Arsenal played this game with a team effectively unchanged from that which had conquered Madrid over two legs and which had started this whole argument, ie with the back four in particular comprising a Frenchman, a Swiss, and two Ivorians, who'd been recruited by the club for an aggregate transfer fee of £2.5m between them. That amount is just less than half the £6m price tag of the admirably West-Ham-academy-educated Englishman Glenn Johnson who was thick enough to get himself deported from Spain while trying to get on the bench for Chelsea vs Barca in midweek because he'd either failed to realise he needed to bring a passport with him, or perhaps had lost it in the nightclub he'd been partying in before getting a taxi to the airport to meet the team plane. Who got the better deal?

The winning brace of goals was contributed by a French maestro whose name need not be repeated because it is so self evident, though it's worth noting that his first was laid on by a divine defence-splitting pass from an eighteen year-old Spaniard, and the second by a calamitously suicidal back-pass from the current poster boy of Umbro's recently-launched England away kit, Steven Gerrard. Which team captain would you rather have playing for you – the English or the French one?

More English calamity ensued as Peter Crouch contrived to confirm that (whenever it truly matters) he couldn't score in a brothel, and it was no surprise to hear news at half time that the score in the Six Nations match taking place that afternoon had ended at France 31, England 6. Should we even mention the cricket? No, probably not.

So now that we've dispelled the theory of England-über-Alles, and consigned the "buy British" campaigns back to the 1970s where they were last seen (enticing British consumers to ignore those nasty foreign VW Golfs and buy solid reliable Austin Allegros from British Leyland instead), we can turn back to the Champions League draw, held on Friday.

This of course has brought together Arsenal and Juventus, meaning that Patrick Vieira will be travelling back to Highbury with an opposition side for the first time since his summer transfer. Arsenal fans will greet their former captain warmly, remembering the fact that his last kick for the club was a trophy winning penalty in Cardiff against Man U, while those Italians who bother to turn up in Turin (average gates at the Stadia delle Alpi this season have been at around 40% of capacity) will have greater cause for concern at the return of the no-hoper winger they sold to Arsenal for a song in the summer of 1999. On the other side of the draw, the fact that Barca and Benfica have been drawn together caused me to quirk an eyebrow – had Benitez and Mourinho both managed to overturn their first-leg deficits, they'd have drawn each other AGAIN. As it was, though there was a delegation from Liverpool who were forced to hand over the new trophy to the mayor of Paris for safe keeping through gritted teeth, the only sighting of Jose was a brief shot of him, stony-faced and already in the grip of the Russian billions, on the winners' podium with an otherwise ecstatic Porto team in 2004.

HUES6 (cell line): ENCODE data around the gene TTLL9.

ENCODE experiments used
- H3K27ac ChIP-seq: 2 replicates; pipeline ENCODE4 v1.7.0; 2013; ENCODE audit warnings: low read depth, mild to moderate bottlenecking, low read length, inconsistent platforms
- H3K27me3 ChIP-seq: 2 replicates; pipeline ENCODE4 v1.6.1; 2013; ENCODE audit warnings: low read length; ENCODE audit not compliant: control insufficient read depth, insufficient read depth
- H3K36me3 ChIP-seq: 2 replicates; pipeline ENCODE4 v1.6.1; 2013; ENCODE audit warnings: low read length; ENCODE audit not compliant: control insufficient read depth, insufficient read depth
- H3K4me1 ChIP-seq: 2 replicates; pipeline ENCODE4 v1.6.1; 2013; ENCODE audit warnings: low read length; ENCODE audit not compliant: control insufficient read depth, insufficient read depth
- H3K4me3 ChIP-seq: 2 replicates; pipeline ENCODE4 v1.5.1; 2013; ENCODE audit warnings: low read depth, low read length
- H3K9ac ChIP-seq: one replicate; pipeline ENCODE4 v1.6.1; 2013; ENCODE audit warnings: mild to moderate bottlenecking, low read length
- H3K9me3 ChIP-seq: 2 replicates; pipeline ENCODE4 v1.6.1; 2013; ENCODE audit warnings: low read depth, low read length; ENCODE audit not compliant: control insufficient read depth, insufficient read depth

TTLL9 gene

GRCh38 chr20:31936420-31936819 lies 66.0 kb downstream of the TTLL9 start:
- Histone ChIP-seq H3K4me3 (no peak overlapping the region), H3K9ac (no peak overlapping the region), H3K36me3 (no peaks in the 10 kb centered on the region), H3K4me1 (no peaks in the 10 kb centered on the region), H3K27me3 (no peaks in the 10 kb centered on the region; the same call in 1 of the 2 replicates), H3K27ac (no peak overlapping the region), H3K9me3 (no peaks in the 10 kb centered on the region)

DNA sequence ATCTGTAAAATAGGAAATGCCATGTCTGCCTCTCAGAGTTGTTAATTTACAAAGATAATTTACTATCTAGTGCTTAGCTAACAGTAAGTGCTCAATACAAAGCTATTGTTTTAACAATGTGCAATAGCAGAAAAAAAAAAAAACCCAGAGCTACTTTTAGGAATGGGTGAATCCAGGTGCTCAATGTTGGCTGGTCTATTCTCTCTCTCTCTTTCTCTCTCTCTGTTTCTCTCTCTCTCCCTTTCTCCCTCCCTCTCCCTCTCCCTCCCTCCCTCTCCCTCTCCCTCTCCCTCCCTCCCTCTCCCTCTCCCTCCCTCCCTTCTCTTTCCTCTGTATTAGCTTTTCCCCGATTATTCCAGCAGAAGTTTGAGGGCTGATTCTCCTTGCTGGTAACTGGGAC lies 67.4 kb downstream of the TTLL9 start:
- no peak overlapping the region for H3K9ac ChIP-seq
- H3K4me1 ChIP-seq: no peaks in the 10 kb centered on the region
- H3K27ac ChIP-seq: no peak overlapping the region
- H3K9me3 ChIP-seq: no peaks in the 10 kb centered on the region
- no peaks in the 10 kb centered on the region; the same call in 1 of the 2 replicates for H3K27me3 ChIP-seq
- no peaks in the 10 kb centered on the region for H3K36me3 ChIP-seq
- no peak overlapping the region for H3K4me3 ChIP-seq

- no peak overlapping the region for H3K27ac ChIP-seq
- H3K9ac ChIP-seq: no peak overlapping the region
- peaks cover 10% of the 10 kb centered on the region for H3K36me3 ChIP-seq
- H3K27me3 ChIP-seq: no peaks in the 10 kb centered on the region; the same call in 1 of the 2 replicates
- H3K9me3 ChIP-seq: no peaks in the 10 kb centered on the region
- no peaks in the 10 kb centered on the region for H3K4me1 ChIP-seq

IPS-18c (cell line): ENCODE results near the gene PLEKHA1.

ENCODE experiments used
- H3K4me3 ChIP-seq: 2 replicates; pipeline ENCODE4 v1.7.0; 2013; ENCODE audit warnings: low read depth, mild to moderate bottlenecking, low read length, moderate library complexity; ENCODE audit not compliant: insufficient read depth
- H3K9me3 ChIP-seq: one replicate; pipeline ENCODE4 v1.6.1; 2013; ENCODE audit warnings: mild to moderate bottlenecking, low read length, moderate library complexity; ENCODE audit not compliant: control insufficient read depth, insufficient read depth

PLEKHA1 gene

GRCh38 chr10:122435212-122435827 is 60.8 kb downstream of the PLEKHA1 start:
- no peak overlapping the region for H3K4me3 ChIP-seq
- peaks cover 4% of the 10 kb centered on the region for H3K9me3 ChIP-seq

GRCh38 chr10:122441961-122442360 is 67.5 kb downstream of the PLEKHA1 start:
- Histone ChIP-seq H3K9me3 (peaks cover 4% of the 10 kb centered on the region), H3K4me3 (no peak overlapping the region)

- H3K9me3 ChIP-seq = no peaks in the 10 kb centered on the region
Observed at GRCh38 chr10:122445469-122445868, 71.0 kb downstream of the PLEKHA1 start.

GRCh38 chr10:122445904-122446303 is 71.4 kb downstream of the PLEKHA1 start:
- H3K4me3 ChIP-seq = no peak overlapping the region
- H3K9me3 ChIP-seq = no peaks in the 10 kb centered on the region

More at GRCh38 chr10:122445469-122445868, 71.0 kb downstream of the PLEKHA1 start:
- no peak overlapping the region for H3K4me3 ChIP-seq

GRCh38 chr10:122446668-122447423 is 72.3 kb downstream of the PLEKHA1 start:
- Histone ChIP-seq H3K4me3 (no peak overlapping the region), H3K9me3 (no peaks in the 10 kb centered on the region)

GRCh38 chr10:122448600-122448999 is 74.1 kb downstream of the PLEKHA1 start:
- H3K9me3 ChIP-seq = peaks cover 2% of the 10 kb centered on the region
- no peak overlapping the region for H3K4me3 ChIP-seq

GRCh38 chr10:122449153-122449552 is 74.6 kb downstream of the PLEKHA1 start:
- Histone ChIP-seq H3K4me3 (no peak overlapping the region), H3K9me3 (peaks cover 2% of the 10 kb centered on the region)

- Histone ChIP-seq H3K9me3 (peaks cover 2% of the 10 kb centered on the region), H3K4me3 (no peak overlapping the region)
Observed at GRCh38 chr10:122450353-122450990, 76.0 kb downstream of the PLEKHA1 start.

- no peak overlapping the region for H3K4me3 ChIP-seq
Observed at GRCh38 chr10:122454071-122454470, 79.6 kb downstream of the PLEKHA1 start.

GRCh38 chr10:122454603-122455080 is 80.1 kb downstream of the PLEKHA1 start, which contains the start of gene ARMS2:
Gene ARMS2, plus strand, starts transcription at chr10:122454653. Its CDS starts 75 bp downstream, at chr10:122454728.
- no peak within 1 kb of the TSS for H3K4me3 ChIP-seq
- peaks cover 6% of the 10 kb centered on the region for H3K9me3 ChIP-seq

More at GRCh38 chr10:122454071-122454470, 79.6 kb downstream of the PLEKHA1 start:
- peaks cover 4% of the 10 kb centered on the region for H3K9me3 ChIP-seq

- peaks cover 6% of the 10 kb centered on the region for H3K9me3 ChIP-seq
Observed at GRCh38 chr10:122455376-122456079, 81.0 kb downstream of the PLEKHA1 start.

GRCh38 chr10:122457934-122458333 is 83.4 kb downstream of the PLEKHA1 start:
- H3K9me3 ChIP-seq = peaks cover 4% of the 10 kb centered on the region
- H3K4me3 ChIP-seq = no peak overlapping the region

There were no real surprises in the draw, then, though the calamitous organisation of the whole affair just went to prove once again that (whenever it truly matters) UEFA couldn't run a bath. Leaving aside the failure of the ball-carriers to deliver balls into the glass bowls at the first time of asking; or the introduction of a video montage of the nine remaining teams in the draw (nine since Inter and Ajax have yet to play their second leg) which was actually followed by a fanfare-accompanied video montage titled "Last 8 Teams"; or the fact than when the relevant ball was drawn out it said simply Inter on the slip of paper inside ("or Ajax", piped up an aide from stage left in deference to the Dutch side's continued possibility of qualifying); then the highlight of draw was surely when glamorous French presenter Carole Rousseau fainted on stage in front of the live cameras, causing the draw to be delayed while she received attention from the attendant onrushing physios.

Was it a surprise that the Englishman Gerrard backed off in apparent horror at the swooning French lady who had been interviewing him a couple of seconds earlier, while it was the septuagenarian Spaniard Francisco Gento (a member of the Real Madrid side that won the first ever European Cup in 1956) who was the one to step forward and catch her? Probably not.